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The 2022 NFL regular season is nearing its conclusion. With three weeks to go, only 14 of the 32 teams will advance to the playoffs. Unfortunately, the Chicago Bears aren't one of them.

They currently sport a 3-11 record and are in the midst of a seven-game losing streak. The first season under general manager Ryan Poles and head coach Matt Eberflus was rough from a results standpoint.

However, this is all part of the plan. Poles knew exactly what he was doing when he took over and constructed this roster. Meanwhile, Eberflus came into the job fully aware of Poles' vision.

Poles was determined to strip down the Bears roster and rebuild it his way. First, he gutted the roster and shed all of the weight dead-weight contracts. Under the new regime, the Bears have traded Khalil Mack, Roquan Smith, and Robert Quinn. They also let Allen Robinson, Akiem Hicks, and James Daniels walk in free agency.

Now comes the part where they reconstruct the roster according to their vision and scheme. Poles pieced together a serviceable roster with several one-year deals to get through the 2022 season.

Despite lacking talent at several positions, the team has played its tail off this year. The Bears have lost seven games by just one score, which is pretty impressive when looking at the depth chart. Players have bought into the coaching staff and their philosophy. There have been several signs of positive development in the first year of the rebuild, which offers hope that this ship is headed in the right direction.

Once this season comes to an end, it'll be time to look forward to 2023 and beyond. It's going to be a long eight long months until the Bears take the field once again, but this offseason figures to bring plenty of optimism. A strong, aggressive approach to fortify the roster through the draft and free agency will only increase the excitement surrounding the Bears.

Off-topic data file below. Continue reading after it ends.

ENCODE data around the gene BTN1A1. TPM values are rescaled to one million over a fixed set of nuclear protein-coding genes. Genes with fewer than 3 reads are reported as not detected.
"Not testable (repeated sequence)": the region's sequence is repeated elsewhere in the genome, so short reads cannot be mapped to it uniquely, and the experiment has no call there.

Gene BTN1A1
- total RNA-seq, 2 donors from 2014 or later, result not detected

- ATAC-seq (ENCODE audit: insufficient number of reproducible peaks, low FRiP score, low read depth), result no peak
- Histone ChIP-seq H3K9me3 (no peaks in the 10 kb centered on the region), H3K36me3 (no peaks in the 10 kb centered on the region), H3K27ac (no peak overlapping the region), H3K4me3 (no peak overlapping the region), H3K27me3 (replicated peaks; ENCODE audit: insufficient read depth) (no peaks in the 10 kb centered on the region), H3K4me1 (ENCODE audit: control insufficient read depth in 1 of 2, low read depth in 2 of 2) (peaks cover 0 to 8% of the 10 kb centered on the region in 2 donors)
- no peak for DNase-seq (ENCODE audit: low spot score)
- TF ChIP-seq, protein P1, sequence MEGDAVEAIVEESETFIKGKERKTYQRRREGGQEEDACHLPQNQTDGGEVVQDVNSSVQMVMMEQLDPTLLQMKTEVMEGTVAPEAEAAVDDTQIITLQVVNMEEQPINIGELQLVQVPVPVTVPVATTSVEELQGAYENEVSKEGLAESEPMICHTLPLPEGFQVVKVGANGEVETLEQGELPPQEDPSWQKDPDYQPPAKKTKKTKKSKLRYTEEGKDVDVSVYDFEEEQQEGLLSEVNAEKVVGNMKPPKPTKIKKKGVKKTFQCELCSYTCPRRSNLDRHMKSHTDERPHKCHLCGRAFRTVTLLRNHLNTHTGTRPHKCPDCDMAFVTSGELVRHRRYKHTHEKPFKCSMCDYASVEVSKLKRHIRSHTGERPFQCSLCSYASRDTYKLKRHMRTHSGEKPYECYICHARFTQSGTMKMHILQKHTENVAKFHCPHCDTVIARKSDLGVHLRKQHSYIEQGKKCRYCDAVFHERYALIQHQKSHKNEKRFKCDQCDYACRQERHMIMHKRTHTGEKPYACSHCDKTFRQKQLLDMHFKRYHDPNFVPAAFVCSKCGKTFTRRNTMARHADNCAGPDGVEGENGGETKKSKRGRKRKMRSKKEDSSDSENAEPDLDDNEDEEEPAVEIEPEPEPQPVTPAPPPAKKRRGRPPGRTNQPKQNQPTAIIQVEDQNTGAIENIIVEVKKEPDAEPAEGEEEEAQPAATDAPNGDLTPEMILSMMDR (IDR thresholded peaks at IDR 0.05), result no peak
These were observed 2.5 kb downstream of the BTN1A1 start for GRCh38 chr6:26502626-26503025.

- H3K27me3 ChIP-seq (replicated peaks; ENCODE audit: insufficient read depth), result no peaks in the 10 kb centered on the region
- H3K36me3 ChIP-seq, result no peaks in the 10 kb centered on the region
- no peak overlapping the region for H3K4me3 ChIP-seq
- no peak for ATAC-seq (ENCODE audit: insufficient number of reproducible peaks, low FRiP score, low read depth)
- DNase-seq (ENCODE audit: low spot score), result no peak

But even before further transactions take place, there's already plenty to be hopeful about going to next year.

1. Justin Fields

Sep 11, 2022; Chicago, Illinois, USA; Chicago Bears quarterback Justin Fields (1) celebrates after a win against the San Francisco 49ers at Soldier Field.

It goes without saying that the quarterback is the most important position in football, and perhaps in all sports. And guess what? The Bears finally have their franchise QB, and his name is Justin Fields.

Fields has shown drastic improvement from his rookie to his sophomore year. His numerous flashes of brilliance have carried this team on his back despite the lack of talent around him. It didn't help matters that his offensive line and wide receivers were subpar all year long. But given the circumstances, Fields rose to the occasion.

His development in Year 2 — hell, even since Week 1 — has been a night-and-day scenario. He's growing into the QB everyone expected him to be when he was drafted, and the league has taken notice.

Don't listen to the few naysayers that are still out there — the Bears have their guy.

2. Salary Cap Space

Oct 13, 2022; Chicago, Illinois, USA; Chicago Bears general manager Ryan Poles before the game against the Washington Commanders at Soldier Field.

Ryan Poles inherited a mess of a salary cap situation when he took over as Chicago Bears' GM. His predecessor, Ryan Pace, doled out multiple hefty contracts and was forced to restructure them, leaving the Bears with extremely limited cap space.

Give credit where credit is due. Poles somehow worked around it and has put the team in a significantly better place for 2023 and beyond. However, doing so required the team to swallow a bitter pill and absorb the brunt of it this year, which shows in the Bears' record.

The first-year GM had to make tough decisions and part ways with a handful of fan favorites, much to their dismay. In doing so, the Bears took on a huge dead cap hit in 2022.

According to Spotrac, here are the largest dead cap numbers the Bears took on:

  • Khalil Mack: $24,000,000
  • Robert Quinn: $16,453,000
  • Roquan Smith: $9,160,000
  • Nick Foles: $7,666,667